Let students use the internet and/or the transcript of the speech to write a paragraph about why they think this particular speech was important then and why did the artist in this song decide it is still worth using in a song and why it was a hit in many European countries. (source Wikipedia http://en.wikipedia.org/wiki/Bakermat )
After exchanging their ideas about the topic, students expand the paragraphs into essays adding introduction, conclusion and some more background and arguments.
This song is ideal for presenting the use of Present Simple. It has all the forms, affirmative, negative, question, third form singular –s and more.
I first let students listen to the song:
We go through the lyrics and explain any unknown vocabulary. At the end of this, I draw students’ attention to the fact that the content of the song itself is the very essence of this tense. The story is not a single story, based in the present, it is a general story of so many, that starts all over again when it ends, that is omnipresent in time and not focused only on the immediate present. Just as the tense.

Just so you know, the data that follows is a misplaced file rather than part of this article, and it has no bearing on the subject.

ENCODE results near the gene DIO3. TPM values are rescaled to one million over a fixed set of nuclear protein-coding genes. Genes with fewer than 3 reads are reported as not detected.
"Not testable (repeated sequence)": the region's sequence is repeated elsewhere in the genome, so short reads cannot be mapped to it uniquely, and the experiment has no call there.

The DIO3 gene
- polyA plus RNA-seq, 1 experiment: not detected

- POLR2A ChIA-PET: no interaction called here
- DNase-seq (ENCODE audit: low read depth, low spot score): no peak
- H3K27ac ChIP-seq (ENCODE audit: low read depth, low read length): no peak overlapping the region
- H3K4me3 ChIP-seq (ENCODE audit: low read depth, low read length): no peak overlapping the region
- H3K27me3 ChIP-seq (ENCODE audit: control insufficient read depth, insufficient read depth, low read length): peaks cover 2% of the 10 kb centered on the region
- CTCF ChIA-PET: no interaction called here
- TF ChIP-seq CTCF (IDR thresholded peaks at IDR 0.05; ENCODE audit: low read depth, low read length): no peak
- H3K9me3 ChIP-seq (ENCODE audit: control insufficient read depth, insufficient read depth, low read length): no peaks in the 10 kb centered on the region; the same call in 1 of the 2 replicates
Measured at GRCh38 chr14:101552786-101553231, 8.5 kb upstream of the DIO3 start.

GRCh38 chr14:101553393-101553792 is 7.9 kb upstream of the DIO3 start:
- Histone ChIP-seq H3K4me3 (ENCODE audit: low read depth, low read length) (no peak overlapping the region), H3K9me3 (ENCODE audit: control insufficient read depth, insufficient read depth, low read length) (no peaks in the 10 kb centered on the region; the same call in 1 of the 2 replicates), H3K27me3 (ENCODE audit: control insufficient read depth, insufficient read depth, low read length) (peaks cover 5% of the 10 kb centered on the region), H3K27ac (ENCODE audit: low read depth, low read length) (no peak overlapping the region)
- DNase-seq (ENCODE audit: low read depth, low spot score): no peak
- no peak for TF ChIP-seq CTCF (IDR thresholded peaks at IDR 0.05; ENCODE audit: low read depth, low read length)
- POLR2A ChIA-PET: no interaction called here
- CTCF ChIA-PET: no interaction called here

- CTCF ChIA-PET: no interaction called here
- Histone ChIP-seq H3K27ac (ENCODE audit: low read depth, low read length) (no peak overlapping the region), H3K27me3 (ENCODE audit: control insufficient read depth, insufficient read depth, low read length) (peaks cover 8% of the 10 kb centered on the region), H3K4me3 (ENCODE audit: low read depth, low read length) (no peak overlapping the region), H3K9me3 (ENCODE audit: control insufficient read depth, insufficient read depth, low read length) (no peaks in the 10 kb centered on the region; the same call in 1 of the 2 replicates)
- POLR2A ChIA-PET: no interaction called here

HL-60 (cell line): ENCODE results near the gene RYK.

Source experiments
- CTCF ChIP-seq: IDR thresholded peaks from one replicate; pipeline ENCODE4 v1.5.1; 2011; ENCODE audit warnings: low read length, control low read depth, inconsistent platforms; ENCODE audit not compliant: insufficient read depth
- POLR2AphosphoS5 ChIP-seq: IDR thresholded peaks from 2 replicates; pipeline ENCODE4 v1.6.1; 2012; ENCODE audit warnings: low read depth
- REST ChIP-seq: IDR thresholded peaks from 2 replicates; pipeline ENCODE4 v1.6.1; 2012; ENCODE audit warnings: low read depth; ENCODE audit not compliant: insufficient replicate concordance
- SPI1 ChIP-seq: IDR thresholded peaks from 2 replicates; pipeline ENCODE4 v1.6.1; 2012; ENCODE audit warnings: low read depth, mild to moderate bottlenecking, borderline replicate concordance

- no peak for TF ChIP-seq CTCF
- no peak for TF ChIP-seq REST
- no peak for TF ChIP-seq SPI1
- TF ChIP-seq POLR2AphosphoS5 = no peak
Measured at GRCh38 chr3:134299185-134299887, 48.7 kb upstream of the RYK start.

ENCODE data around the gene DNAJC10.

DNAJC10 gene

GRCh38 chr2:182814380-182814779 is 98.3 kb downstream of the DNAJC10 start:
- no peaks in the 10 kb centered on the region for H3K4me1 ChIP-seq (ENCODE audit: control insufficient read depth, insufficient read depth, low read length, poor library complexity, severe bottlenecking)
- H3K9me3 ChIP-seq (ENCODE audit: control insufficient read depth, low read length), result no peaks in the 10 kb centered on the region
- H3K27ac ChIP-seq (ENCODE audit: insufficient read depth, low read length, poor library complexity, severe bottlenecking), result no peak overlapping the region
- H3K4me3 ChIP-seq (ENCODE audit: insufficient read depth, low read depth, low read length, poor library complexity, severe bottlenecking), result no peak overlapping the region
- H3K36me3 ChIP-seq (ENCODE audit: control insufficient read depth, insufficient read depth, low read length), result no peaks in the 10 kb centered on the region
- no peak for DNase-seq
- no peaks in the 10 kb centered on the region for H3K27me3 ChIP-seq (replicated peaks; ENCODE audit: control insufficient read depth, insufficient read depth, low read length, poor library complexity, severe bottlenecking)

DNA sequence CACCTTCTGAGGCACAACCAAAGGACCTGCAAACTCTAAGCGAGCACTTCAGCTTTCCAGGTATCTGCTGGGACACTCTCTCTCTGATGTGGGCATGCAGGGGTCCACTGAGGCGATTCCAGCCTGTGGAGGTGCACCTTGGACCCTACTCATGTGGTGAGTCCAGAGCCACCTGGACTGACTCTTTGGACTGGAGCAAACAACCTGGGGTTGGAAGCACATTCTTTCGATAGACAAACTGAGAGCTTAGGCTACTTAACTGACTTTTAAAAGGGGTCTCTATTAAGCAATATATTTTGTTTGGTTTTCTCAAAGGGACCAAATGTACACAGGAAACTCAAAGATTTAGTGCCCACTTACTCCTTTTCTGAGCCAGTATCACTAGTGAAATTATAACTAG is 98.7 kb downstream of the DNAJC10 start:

Then I ask them to find examples of the present simple structures and explain additionally where needed that e.g. “the snow flies” does not mean it is snowing in this moment, but that it is rather a general condition of this season, happening every year.
When they confirm that they understand the concept, I give them the ultimate question (often it is homework as the class ends at this point): Find 2 examples of a grammatically wrong use of Present Simple in the text (line 3 one thing she don’t need and line 14 he don’t get far). This does not sound like too much for homework and appeals to those who seek challenge, but there are many positive side effects to doing this, such as increased self-esteem and the challenge-solved feeling of accomplishment.
You might want to point out the use of ain’t and other features of spoken language she uses and discuss their use with your students.
Ask students to work in pairs or small groups to discuss how they understand the following verses:
Get in where you fit in
Clear your mind
Put your salt on the shelf
Invite them to share their ideas and tell share yours.
Ask them how this song can be related to them, Depending on the group and its size, either all together or in groups first.